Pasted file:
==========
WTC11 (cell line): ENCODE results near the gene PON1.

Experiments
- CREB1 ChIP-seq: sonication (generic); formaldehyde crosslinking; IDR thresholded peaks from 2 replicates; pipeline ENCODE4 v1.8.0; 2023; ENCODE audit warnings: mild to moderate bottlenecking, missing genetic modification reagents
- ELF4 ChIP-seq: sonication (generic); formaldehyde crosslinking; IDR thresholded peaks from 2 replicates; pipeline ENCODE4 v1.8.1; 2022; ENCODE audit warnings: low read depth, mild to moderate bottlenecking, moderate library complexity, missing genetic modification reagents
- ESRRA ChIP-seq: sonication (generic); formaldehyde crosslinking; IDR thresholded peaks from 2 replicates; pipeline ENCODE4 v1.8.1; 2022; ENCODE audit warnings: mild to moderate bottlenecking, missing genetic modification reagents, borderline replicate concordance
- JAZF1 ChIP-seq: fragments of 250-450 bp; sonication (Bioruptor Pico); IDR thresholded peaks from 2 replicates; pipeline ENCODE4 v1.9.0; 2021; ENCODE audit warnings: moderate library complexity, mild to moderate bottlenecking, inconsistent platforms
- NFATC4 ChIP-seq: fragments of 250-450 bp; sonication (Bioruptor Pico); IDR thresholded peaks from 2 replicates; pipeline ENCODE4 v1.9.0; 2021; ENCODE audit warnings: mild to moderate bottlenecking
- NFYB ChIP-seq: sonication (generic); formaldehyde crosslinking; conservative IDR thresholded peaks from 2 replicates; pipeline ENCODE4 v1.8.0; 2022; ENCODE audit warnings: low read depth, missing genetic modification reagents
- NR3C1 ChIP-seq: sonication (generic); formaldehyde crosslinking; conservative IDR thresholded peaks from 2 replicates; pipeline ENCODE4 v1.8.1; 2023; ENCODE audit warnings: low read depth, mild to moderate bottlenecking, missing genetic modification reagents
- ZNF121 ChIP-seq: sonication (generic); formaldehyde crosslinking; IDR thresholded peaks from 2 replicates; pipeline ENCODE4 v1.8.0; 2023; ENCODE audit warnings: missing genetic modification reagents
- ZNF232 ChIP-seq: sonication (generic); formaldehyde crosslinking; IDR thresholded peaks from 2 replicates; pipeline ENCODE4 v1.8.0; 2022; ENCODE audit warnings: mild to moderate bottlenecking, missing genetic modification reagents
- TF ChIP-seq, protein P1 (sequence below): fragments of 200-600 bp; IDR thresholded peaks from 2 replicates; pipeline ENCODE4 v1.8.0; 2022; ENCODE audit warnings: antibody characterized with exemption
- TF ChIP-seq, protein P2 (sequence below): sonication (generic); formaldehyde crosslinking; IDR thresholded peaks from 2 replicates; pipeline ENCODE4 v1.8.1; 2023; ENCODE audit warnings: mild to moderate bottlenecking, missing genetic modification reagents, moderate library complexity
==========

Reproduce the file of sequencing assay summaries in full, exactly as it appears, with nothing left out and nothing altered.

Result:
WTC11 (cell line): ENCODE results near the gene PON1.

Experiments
- CREB1 ChIP-seq: sonication (generic); formaldehyde crosslinking; IDR thresholded peaks from 2 replicates; pipeline ENCODE4 v1.8.0; 2023; ENCODE audit warnings: mild to moderate bottlenecking, missing genetic modification reagents
- ELF4 ChIP-seq: sonication (generic); formaldehyde crosslinking; IDR thresholded peaks from 2 replicates; pipeline ENCODE4 v1.8.1; 2022; ENCODE audit warnings: low read depth, mild to moderate bottlenecking, moderate library complexity, missing genetic modification reagents
- ESRRA ChIP-seq: sonication (generic); formaldehyde crosslinking; IDR thresholded peaks from 2 replicates; pipeline ENCODE4 v1.8.1; 2022; ENCODE audit warnings: mild to moderate bottlenecking, missing genetic modification reagents, borderline replicate concordance
- JAZF1 ChIP-seq: fragments of 250-450 bp; sonication (Bioruptor Pico); IDR thresholded peaks from 2 replicates; pipeline ENCODE4 v1.9.0; 2021; ENCODE audit warnings: moderate library complexity, mild to moderate bottlenecking, inconsistent platforms
- NFATC4 ChIP-seq: fragments of 250-450 bp; sonication (Bioruptor Pico); IDR thresholded peaks from 2 replicates; pipeline ENCODE4 v1.9.0; 2021; ENCODE audit warnings: mild to moderate bottlenecking
- NFYB ChIP-seq: sonication (generic); formaldehyde crosslinking; conservative IDR thresholded peaks from 2 replicates; pipeline ENCODE4 v1.8.0; 2022; ENCODE audit warnings: low read depth, missing genetic modification reagents
- NR3C1 ChIP-seq: sonication (generic); formaldehyde crosslinking; conservative IDR thresholded peaks from 2 replicates; pipeline ENCODE4 v1.8.1; 2023; ENCODE audit warnings: low read depth, mild to moderate bottlenecking, missing genetic modification reagents
- ZNF121 ChIP-seq: sonication (generic); formaldehyde crosslinking; IDR thresholded peaks from 2 replicates; pipeline ENCODE4 v1.8.0; 2023; ENCODE audit warnings: missing genetic modification reagents
- ZNF232 ChIP-seq: sonication (generic); formaldehyde crosslinking; IDR thresholded peaks from 2 replicates; pipeline ENCODE4 v1.8.0; 2022; ENCODE audit warnings: mild to moderate bottlenecking, missing genetic modification reagents
- TF ChIP-seq, protein P1 (sequence below): fragments of 200-600 bp; IDR thresholded peaks from 2 replicates; pipeline ENCODE4 v1.8.0; 2022; ENCODE audit warnings: antibody characterized with exemption
- TF ChIP-seq, protein P2 (sequence below): sonication (generic); formaldehyde crosslinking; IDR thresholded peaks from 2 replicates; pipeline ENCODE4 v1.8.1; 2023; ENCODE audit warnings: mild to moderate bottlenecking, missing genetic modification reagents, moderate library complexity